New York Giants All-Pro linebacker Lawrence Taylor isn't concerned about what will happen to him immediately after his suspension for failing a drug test.

"But I'm worried about what's going to happen to me the rest of my life unless I get myself straight. That's what I'm worried about," Taylor said Wednesday night in an interview with WVIT-TV sportscaster Beasley Reece, a former teammate.They were Taylor's first public comments since Monday when he was suspended for a minimum of 30 days by the NFL and ordered to undergo rehabilitation.

"Hell, I'll still be alive 30 days from now, hopefully. I'll still be able to walk out here and breath the fresh air and hold my head up," Taylor said in the emotional live interview.

Taylor, a seven-time All-Pro who has been one of football's dominant players this decade, said he weakened as training camp wore on and gave in three weeks ago to the urge to take drugs again.

"God, I didn't mean for it to happen. I wish it hadn't, but I did make a bad decision and I'll pay the price for it,"

"I really worked hard this off-season to get myself physically ready to play, mentally ready to play ball. I wasn't drinking as much. I wasn't going out as much. During the beginning of training camp, if I went out I would have Perrier and stuff like that.

"But as training camp lingered on, I found myself going out and I had a couple beers and the beers turned into mixed drinks. I guess it was one Wednesday I made a bad decision."

Taylor will miss the Giants' first four games, beginning with the season-opener Monday against the defending Super Bowl champion Washington Redskins. If he completes his treatment in 30 days he will be eligible to return for the fifth game, also against Washington.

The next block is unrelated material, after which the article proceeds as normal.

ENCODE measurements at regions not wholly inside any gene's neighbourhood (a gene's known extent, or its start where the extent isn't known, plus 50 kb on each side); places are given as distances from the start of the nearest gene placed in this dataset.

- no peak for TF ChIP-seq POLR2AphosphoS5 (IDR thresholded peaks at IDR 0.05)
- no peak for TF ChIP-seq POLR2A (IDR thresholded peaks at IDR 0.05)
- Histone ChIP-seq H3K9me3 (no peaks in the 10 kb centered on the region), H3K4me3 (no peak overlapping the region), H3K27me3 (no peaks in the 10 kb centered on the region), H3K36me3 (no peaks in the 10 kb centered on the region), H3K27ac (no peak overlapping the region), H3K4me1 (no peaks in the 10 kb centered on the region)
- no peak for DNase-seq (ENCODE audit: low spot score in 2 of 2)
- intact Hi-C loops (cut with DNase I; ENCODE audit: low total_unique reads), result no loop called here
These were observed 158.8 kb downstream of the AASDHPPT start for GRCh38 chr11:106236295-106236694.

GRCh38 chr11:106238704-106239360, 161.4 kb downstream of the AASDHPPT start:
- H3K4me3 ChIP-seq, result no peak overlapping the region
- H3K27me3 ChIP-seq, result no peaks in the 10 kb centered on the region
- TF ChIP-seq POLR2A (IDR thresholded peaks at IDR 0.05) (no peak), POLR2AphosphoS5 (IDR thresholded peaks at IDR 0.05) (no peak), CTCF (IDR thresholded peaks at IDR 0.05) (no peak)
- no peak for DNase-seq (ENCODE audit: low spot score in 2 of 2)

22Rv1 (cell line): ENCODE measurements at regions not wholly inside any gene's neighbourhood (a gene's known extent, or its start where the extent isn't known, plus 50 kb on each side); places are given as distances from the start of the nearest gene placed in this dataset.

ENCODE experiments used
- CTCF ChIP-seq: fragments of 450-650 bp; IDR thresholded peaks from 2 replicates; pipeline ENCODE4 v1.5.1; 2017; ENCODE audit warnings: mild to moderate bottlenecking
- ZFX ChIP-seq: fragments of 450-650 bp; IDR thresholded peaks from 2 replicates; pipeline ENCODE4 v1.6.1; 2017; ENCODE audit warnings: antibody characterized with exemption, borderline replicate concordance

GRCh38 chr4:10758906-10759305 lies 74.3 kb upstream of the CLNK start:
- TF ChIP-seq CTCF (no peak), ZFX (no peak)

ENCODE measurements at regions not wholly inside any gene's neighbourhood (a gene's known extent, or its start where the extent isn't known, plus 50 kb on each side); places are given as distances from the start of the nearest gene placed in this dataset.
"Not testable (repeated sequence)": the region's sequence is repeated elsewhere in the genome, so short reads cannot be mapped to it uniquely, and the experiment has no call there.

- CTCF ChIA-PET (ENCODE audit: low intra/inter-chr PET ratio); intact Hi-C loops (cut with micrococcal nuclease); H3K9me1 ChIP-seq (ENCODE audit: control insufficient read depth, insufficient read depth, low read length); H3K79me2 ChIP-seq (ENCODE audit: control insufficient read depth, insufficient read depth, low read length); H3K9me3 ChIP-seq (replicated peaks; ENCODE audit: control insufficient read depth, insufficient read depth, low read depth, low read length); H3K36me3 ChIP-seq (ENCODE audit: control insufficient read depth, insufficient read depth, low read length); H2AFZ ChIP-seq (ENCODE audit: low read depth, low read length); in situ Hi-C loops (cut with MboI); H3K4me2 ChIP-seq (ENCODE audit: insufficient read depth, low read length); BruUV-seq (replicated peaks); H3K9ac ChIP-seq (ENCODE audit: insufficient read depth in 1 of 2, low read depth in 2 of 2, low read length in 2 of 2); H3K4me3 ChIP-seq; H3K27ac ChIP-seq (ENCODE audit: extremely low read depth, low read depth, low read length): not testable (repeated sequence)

"Prior to 1985, I felt I was a casual user," Taylor said. "God, I hate to admit it, but I became an addict in 1985."

The NFL has not said what substance Taylor was abusing, although published reports have said it was cocaine. Taylor underwent rehabilitation for a cocaine problem at Methodist Hospital in Houston in February 1986, before the NFL drug policy was in effect.

In the interview with WVIT, Taylor did not mention what drug he used and he was not asked.

Taylor said he found it "a lot easier" to stay away from drugs during the past two seasons when he was being monitored closely by the league "because I knew the consequences of getting caught."

"I found myself slipping a little bit this year I guess around January or February," he said.

Taylor said he sought help from a doctor in Houston who had helped him before and who gave him "medication where I wouldn't have the urge to, you know, mess with drugs."

While Taylor said the treatment worked well until he finally succumbed to his urges three weeks ago during training camp, he did not pinpoint that date as his downfall.

"I messed up six years ago when I first tried the drugs," he said. "I didn't mess up 21 days ago in the bar."

Taylor said he would comply with the league's drug rehabilitation guidelines.

"Right now ... I have no choice," he said. "It's something I've gotten myself into and I'm trying my best to work it out so I'm not sick for the rest of my life."

Giants owner Wellington Mara said Tuesday that Taylor would not be allowed to play until the doctors running his rehabilitation program are satisfied he has successfully completed it.

Taylor said last year in his book, "LT: Living on the Edge," that he conquered his addictions by playing a lot of golf and did not feel therapy helped him. But Wednesday night, he said he now regrets not having cooperated.